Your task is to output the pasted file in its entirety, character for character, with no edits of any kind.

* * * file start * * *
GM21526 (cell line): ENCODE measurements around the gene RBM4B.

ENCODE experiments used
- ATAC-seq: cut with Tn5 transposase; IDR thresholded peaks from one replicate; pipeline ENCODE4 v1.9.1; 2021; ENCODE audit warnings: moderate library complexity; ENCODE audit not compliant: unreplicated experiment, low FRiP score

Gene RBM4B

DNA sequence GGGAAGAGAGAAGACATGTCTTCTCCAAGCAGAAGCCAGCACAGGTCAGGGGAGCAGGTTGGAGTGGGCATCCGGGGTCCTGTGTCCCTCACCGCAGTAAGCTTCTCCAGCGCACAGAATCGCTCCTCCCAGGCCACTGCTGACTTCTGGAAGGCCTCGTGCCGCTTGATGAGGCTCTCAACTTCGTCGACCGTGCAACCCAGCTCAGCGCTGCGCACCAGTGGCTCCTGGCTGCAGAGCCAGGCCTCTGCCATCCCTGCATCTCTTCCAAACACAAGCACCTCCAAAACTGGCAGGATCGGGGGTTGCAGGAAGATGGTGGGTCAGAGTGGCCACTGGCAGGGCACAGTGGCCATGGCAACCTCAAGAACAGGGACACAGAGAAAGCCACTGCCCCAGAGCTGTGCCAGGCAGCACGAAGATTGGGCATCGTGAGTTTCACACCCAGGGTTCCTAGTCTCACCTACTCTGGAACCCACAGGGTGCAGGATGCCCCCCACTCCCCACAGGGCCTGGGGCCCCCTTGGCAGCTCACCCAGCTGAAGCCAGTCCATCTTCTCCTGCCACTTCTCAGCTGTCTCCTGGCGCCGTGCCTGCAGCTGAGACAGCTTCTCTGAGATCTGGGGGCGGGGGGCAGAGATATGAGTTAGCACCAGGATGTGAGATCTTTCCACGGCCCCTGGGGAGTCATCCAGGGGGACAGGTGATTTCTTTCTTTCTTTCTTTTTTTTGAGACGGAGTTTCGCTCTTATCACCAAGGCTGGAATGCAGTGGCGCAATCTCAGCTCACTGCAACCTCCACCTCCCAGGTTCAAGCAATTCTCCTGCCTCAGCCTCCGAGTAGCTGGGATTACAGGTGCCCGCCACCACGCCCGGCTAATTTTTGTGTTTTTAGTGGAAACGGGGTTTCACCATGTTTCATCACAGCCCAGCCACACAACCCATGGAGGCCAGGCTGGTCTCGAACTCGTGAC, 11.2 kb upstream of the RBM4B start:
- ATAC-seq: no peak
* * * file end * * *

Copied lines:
GM21526 (cell line): ENCODE measurements around the gene RBM4B.

ENCODE experiments used
- ATAC-seq: cut with Tn5 transposase; IDR thresholded peaks from one replicate; pipeline ENCODE4 v1.9.1; 2021; ENCODE audit warnings: moderate library complexity; ENCODE audit not compliant: unreplicated experiment, low FRiP score

Gene RBM4B

DNA sequence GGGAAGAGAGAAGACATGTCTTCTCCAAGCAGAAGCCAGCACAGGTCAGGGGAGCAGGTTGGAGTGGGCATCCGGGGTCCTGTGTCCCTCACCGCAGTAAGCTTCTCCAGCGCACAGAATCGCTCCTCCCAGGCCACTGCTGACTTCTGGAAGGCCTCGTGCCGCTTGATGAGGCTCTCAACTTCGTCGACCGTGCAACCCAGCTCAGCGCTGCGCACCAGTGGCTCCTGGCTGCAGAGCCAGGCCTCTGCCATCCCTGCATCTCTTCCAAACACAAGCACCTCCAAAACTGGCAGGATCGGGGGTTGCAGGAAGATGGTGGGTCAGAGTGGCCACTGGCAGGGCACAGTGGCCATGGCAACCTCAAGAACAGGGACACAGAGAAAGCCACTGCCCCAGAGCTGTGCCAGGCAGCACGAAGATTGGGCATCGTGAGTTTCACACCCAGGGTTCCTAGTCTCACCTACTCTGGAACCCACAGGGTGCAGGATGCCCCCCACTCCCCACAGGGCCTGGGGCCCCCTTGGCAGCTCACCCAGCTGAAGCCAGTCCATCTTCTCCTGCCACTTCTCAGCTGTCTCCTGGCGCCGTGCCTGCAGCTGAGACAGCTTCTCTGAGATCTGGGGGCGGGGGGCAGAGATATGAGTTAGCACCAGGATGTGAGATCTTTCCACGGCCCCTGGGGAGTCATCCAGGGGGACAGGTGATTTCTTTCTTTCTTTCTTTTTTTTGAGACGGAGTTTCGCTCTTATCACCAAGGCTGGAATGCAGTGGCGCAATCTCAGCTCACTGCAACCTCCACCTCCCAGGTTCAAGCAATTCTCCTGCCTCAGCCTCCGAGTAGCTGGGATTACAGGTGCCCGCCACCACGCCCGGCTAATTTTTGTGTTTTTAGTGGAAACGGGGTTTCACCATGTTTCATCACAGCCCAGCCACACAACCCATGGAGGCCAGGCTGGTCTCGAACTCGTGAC, 11.2 kb upstream of the RBM4B start:
- ATAC-seq: no peak